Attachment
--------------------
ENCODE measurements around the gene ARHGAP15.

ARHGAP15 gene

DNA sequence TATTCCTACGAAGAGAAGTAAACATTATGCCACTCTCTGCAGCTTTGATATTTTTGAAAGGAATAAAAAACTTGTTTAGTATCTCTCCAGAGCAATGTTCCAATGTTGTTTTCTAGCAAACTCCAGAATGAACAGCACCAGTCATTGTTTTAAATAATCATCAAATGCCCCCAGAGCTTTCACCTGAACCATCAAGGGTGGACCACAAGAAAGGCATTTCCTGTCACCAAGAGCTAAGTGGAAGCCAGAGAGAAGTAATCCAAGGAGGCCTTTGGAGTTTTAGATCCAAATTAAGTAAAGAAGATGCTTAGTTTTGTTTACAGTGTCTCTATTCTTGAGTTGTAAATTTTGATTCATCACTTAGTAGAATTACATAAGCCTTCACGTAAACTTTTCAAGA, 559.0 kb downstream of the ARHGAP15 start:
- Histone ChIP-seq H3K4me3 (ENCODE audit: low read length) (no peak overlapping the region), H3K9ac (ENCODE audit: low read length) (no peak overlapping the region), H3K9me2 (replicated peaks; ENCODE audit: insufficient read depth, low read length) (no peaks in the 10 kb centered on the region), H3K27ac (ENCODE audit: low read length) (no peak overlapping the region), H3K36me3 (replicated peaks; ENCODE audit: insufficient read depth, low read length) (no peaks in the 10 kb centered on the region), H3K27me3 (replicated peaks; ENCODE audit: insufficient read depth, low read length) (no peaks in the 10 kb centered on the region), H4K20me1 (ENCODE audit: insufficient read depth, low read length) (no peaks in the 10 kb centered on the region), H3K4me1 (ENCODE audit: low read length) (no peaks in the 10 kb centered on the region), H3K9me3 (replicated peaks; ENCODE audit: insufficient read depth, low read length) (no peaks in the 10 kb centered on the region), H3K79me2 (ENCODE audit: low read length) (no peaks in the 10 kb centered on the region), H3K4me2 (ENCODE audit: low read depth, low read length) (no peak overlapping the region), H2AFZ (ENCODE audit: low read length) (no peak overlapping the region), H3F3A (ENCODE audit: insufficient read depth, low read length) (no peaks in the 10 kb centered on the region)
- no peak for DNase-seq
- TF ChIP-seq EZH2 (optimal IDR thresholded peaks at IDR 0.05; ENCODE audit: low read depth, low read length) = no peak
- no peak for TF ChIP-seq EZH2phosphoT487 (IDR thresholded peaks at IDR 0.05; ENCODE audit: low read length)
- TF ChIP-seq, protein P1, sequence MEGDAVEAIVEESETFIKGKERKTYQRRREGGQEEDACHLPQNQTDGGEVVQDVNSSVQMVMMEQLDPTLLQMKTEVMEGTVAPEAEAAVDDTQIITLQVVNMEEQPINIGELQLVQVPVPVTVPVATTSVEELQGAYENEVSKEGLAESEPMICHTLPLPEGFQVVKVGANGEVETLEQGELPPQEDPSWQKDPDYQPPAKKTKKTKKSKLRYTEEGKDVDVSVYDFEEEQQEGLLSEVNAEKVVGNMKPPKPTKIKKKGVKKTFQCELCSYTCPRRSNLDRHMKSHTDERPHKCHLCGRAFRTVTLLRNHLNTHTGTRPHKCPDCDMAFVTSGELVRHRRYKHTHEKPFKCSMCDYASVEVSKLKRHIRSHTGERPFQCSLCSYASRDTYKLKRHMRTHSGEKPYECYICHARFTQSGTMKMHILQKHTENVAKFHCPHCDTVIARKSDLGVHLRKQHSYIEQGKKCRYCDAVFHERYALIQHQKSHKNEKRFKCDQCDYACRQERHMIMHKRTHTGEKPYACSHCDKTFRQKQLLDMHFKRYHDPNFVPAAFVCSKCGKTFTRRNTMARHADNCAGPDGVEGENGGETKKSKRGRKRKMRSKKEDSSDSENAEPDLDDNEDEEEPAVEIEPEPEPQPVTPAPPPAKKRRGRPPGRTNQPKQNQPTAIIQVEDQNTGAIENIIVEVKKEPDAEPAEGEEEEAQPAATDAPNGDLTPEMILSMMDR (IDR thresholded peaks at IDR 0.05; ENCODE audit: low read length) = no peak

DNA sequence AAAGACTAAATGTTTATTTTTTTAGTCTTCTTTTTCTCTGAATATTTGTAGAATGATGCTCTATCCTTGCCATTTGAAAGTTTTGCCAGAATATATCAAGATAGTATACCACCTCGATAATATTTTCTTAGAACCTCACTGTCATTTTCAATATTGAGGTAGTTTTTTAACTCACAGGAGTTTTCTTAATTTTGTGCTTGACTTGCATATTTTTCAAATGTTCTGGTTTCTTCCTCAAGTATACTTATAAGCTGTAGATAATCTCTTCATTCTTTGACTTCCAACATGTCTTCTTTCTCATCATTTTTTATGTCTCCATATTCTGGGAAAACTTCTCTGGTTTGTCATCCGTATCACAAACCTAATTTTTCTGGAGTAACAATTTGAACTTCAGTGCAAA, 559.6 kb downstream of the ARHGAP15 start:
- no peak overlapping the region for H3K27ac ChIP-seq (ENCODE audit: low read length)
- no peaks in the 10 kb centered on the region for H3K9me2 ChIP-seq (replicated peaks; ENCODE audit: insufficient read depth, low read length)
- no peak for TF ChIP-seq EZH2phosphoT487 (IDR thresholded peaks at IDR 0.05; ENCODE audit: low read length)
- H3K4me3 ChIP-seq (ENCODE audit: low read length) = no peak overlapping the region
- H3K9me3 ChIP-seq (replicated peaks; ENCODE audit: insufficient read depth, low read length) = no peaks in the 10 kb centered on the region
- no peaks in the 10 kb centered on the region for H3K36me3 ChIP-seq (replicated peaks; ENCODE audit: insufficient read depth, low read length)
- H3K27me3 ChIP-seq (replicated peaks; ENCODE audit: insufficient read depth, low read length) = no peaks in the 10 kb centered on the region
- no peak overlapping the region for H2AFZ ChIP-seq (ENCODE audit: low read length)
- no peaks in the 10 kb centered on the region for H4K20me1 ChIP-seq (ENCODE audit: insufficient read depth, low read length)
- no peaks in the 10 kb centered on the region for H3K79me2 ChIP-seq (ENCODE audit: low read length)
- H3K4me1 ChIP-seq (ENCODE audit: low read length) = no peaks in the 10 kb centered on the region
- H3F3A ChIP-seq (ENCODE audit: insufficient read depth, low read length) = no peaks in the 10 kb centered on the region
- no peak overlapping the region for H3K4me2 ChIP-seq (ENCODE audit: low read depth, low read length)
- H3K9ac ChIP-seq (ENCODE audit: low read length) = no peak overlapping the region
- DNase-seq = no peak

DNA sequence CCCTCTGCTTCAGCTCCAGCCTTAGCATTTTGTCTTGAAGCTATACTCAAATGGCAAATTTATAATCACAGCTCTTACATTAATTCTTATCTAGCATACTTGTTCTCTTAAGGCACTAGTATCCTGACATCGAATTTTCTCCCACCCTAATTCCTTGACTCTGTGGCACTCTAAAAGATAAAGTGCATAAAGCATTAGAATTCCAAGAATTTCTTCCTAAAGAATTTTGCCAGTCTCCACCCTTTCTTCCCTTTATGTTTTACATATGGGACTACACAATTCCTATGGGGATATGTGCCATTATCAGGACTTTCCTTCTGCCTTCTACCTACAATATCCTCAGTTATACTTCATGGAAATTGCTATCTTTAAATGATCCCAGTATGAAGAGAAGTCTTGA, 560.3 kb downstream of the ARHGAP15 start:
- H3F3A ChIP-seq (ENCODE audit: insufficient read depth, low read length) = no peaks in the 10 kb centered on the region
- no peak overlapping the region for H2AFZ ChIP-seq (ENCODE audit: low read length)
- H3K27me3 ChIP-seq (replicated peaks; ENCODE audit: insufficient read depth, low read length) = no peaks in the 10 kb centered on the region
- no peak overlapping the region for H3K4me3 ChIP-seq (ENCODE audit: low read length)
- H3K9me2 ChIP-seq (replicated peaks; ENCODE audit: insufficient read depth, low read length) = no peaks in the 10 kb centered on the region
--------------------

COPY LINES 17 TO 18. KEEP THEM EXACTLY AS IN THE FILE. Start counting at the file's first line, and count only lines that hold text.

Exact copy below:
- no peak overlapping the region for H2AFZ ChIP-seq (ENCODE audit: low read length)
- no peaks in the 10 kb centered on the region for H4K20me1 ChIP-seq (ENCODE audit: insufficient read depth, low read length)